While this requirement is not stringent (it basically allows the pre-notice to be filed up to the day the general contractor is paid in full), subcontractors and lower tier contractors should make sure they file the pre-notice before filing their mechanics’ lien claim.
For more information on filing mechanics’ lien claims and construction lien claims in Florida, visit http://lienitnow/florida-faq.asp. To file a mechanics lien claim in Florida, visit http://lienitnow/florida.asp.
An age old story in construction is as follows: the owner doesn’t pay the contractor, and a subcontractor, who has performed its work diligently and according to its contract, doesn’t get paid either.
Most of these situations arise because the subcontract contains “pay when paid” or “pay-if-paid” clauses. These clauses shift the risk of nonpayment from a general contractor to its subcontractors.
What Is a “Pay-If-Paid” Provision?
When used, “pay-if-paid” provisions are typically found in contracts prepared by contractors between themselves and subcontractors. A pay-if-paid provision makes a general contractor’s payment to a subcontractor conditional-dependent on whether the owner first pays the general contractor. Some examples of these provisions are as follows:
“Receipt of funds by contractor from owner is a condition precedent to the contractor’s obligation to pay subcontractor, regardless of the reason for owner’s nonpayment. Contractor shall have no obligation, legal, equitable or otherwise, to pay subcontractor for work performed by subcontractor unless and until contractor is paid by the owner for the work performed by the subcontractor. Furthermore, in the event contractor is never paid by owner for subcontractor’s work, then subcontractor shall forever be barred from making, and hereby waives, in perpetuity, any claim against contractor therefor.”
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“Subcontractor agrees and acknowledges that payment of the subcontract sum shall be made only from funds which are due from owner that contractor has actually received in hand from owner and designated by owner for disbursement to subcontractor. Subcontractor agrees to look solely to such funds for payment. Subcontractor agrees that contractor shall have no liability or responsibility for any reason whatsoever for any amounts due or claimed to be due to subcontractor except to the extent that contractor has actually received funds from owner that are due from owner specifically designated for disbursement to subcontractor. “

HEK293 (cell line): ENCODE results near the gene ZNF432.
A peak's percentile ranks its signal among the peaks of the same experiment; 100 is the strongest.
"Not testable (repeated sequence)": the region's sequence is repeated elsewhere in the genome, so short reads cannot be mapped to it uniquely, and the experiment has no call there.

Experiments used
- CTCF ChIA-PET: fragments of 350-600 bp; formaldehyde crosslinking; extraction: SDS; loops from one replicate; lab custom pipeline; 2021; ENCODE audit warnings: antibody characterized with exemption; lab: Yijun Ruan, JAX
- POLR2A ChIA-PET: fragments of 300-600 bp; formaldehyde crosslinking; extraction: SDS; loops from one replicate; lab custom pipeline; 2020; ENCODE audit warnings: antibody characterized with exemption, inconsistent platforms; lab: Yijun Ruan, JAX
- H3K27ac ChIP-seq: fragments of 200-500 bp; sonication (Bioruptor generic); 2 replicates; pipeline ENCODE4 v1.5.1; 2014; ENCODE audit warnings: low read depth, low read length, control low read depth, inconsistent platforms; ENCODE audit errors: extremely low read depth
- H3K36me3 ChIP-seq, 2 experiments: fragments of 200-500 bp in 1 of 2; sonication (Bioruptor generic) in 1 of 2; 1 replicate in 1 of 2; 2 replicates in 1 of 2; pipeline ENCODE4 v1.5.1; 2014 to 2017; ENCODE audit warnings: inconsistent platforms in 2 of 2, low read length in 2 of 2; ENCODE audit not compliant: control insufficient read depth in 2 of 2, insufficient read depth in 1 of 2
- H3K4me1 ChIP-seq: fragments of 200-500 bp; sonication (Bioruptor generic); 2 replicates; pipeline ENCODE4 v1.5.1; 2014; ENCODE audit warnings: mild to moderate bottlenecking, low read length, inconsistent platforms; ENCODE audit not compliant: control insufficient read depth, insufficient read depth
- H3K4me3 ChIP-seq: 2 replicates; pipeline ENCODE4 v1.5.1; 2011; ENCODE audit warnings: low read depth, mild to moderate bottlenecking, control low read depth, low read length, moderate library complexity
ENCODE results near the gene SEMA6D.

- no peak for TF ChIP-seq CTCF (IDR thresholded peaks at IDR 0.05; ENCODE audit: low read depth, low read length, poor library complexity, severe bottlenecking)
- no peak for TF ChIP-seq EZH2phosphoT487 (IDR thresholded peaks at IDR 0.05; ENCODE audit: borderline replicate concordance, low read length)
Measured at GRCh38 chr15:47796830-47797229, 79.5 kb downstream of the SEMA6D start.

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“Subcontractor agrees that contractor shall never be obligated to pay subcontractor under any circumstances, unless and until funds are in hand received by contractor in full, less any applicable retainage, covering the work or material for which subcontractor has submitted an application for payment. This is a condition precedent to any obligation of contractor, and shall not be construed as a time-of-payment clause.”
These provisions are popular among contractors because they shift the risk of an owner’s nonpayment down the chain to subcontractors. While subcontractors try to avoid these provisions, the provisions have become standard in the construction industry and subcontractors usually have the choice of agreeing to “pay when paid” or not taking the job.
The question is whether these clauses are even enforceable, and the answer depends on what state you are in, and how the clause is written.
Courts are generally split on whether pay-if-paid provisions are enforceable. New York, Nevada and California have found pay if paid provisions unenforceable because they constitute waivers of mechanics’ lien rights. The reasoning used by the California court was that pay-if-paid provisions have the practical effect of acting as an express waiver of statutory lien rights-rights that could not be waived, except in limited circumstances, according to the state’s statute.
In addition to ruling by courts declaring pay if paid provisions unenforceable, the following states have enacted statutes have declared paid if paid contract clauses void: Nevada, Illinois, Maryland, Missouri, North Carolina, and Wisconsin.